India had the largest share – 24% – of newborn deaths in the world in 2016, a United Nations report said.
The number of children in the world who died before their fifth birthday continued to decline in 2016, but was still significant at about 5.6 million, the report titled “Levels and Trends in Child Mortality 2017” said. This works out to nearly 15,000 deaths per day. The number of such deaths was 12.6 million in 1990.
The report was published by an inter-agency group, comprising the United Nations Children’s Fund, World Health Organization and World Bank.
Southern Asia and sub-Saharan Africa accounted for almost 77% of newborn deaths in 2016, according to the report. Newborn deaths refer to deaths during the first 28 days of life. Five countries accounted for half of such deaths: India, Pakistan, Nigeria, Democratic Republic of the Congo and Ethiopia.
Based on current trends, the report projected that 30 million newborns would die between 2017 and 2030, with 80% of them in Southern Asia and sub-Saharan Africa.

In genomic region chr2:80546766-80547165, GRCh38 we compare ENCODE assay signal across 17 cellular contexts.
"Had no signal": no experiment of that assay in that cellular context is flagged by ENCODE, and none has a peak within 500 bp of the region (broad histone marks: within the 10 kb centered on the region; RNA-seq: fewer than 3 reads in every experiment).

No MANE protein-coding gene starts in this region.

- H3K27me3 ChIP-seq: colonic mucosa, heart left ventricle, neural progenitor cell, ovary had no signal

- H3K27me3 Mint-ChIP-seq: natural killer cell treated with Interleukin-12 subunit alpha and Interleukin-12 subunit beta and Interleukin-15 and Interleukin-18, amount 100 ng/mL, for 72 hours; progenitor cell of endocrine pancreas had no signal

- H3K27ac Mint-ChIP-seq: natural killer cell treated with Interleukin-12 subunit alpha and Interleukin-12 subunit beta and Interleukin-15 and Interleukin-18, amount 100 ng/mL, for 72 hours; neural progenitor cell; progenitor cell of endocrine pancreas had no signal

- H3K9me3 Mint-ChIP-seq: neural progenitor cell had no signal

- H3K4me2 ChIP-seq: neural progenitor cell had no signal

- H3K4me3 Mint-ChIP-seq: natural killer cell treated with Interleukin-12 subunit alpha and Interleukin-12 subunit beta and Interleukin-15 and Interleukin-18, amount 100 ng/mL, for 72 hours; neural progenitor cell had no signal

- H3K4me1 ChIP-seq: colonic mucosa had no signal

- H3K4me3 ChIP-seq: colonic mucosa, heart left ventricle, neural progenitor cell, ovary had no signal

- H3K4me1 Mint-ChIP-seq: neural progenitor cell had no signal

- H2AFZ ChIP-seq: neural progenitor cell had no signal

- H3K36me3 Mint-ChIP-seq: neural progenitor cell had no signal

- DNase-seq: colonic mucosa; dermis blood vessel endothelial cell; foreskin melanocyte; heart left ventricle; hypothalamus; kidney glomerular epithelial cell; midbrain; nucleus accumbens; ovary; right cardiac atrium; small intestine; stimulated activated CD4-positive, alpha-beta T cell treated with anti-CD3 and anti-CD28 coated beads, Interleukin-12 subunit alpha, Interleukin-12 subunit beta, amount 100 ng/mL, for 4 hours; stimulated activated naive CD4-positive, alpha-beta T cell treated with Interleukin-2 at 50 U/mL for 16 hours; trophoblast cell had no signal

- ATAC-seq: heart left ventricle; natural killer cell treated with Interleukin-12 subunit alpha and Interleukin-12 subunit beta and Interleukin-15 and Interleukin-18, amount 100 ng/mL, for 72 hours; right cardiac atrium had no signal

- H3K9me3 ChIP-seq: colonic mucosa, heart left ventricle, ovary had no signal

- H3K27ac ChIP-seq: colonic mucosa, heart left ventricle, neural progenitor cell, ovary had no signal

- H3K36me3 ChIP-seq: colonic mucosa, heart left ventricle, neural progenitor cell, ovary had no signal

Among under-five deaths, India and Nigeria accounted for a third of the world’s share. Pneumonia and diarrhoea were the cause of 24% of deaths below the age of five.
“...Unless we do more to stop babies from dying the day they are born, or days after their birth, this progress will remain incomplete,” said Stefan Swartling Peterson, chief of health at Unicef, on the decline in under-five deaths since 1990. “We have the knowledge and technologies that are required – we just need to take them where they are most needed.”